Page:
Engaging with art has a profound impact on your health and well-being.
In the hustle of our daily lives, it’s easy to underestimate the profound impact that art can have on our overall well-being. Studies provide compelling evidence that engaging with art doesn’t just offer a feast for the eyes; it nourishes our minds and bodies in ways we might not have fully appreciated.
Ever wondered why a beautiful painting or sculpture leaves you feeling uplifted? Well, it turns out that a study by UC Berkeley uncovered a fascinating link between art and our body’s inflammatory response. Art, it seems, has the magical ability to evoke positive emotions, reducing inflammatory proteins and promoting a healthier internal balance.
Digging into the realm of neuroaesthetics, researchers have peeled back the layers of how art influences our brain. Neurobiologist Professor Semir Zeki from the University College London found that staring at a particularly beautiful piece of art triggers the release of dopamine, the pleasure-inducing neurotransmitter.
The Telegraph adds another dimension, reporting that gazing at art can increase blood flow to the brain by up to 10% and provide as much joy as being head over heels in love.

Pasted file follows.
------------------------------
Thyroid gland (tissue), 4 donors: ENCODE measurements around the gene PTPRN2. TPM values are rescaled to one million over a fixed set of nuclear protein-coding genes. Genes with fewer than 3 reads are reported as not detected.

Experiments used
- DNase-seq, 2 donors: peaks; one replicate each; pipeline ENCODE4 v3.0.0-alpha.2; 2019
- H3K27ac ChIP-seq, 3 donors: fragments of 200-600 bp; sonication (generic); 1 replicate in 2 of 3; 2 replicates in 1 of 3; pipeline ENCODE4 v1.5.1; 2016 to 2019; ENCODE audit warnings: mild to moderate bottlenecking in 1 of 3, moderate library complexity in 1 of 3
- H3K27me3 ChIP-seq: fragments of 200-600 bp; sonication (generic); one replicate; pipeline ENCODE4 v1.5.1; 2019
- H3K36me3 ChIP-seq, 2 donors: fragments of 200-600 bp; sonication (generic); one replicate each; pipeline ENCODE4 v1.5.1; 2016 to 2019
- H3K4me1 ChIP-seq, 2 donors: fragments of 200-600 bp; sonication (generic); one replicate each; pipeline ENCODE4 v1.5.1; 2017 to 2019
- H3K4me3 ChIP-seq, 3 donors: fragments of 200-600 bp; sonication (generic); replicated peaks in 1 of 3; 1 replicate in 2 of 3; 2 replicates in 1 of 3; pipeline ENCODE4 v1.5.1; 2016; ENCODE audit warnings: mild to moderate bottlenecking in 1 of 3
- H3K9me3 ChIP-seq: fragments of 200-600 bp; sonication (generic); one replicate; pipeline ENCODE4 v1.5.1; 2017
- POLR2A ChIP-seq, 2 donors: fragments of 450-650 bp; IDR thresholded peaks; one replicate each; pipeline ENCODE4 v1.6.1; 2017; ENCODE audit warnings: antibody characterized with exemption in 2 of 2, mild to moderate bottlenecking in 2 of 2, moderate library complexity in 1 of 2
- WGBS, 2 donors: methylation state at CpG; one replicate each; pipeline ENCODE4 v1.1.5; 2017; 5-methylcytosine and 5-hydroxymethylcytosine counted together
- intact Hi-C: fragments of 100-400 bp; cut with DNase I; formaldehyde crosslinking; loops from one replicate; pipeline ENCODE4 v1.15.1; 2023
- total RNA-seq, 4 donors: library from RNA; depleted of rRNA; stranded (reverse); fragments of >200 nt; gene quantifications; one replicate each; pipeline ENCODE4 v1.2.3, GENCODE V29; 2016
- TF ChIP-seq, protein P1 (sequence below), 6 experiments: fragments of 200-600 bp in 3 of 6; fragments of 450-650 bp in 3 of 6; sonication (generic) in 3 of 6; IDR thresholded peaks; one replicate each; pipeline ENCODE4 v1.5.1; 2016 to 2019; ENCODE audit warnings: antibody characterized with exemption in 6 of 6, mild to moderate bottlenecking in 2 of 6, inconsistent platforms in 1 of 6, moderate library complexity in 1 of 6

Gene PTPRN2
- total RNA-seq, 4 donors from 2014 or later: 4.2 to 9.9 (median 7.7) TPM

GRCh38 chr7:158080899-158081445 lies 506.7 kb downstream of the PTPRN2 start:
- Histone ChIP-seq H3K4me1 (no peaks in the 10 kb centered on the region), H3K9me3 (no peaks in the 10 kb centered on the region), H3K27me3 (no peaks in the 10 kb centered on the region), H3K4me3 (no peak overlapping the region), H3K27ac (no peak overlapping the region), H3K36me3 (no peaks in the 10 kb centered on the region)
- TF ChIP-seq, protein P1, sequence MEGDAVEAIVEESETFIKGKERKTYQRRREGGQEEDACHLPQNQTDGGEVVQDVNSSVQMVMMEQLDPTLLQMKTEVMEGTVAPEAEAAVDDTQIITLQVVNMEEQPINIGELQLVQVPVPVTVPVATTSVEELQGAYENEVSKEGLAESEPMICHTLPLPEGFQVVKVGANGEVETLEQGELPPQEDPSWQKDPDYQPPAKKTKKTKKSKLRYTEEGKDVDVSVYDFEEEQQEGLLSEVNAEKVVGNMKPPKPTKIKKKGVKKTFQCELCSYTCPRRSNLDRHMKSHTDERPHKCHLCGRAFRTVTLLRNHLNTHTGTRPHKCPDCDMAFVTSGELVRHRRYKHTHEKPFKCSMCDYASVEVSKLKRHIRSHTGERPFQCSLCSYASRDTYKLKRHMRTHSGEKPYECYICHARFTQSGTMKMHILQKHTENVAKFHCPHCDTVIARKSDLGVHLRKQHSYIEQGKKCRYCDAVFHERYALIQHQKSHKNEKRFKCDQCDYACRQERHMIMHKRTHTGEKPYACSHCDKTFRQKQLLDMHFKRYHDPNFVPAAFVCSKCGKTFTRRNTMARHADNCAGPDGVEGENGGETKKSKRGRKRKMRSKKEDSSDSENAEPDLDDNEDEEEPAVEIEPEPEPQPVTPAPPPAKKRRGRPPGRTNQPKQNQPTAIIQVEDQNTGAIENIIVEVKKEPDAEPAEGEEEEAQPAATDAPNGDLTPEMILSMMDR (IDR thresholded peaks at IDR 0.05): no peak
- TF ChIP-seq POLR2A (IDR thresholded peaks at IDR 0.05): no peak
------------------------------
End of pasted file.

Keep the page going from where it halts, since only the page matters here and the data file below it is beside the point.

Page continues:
Professor Zeki also highlighted the brain’s pleasure-related activity when we immerse ourselves in art. Whether it’s a landscape, a still life, an abstract masterpiece, or a captivating portrait, our brains light up with joy as we explore the depths of visual pleasure.
But the benefits go beyond mere pleasure. Art therapist Sarah Vollmann points out that numerous studies affirm the mood-boosting, stress-reducing, and wellness-enhancing effects of art. Even a brief encounter with online art exhibitions, as indicated by a study in Frontiers in Psychology, can lead to improvements in mood, anxiety, loneliness, and overall well-being.
So, the next time you find yourself captivated by a piece of artwork, recognize that it’s more than just aesthetics – you’re treating your mind and body to an amalgam of positive effects. Imagine the compounding impact that could have if you’re surrounded by such works every day, in your own home.
Artwork pictured at top of post: John Baldessari, Brain/Cloud (With Seascape and Palm Tree), 2009.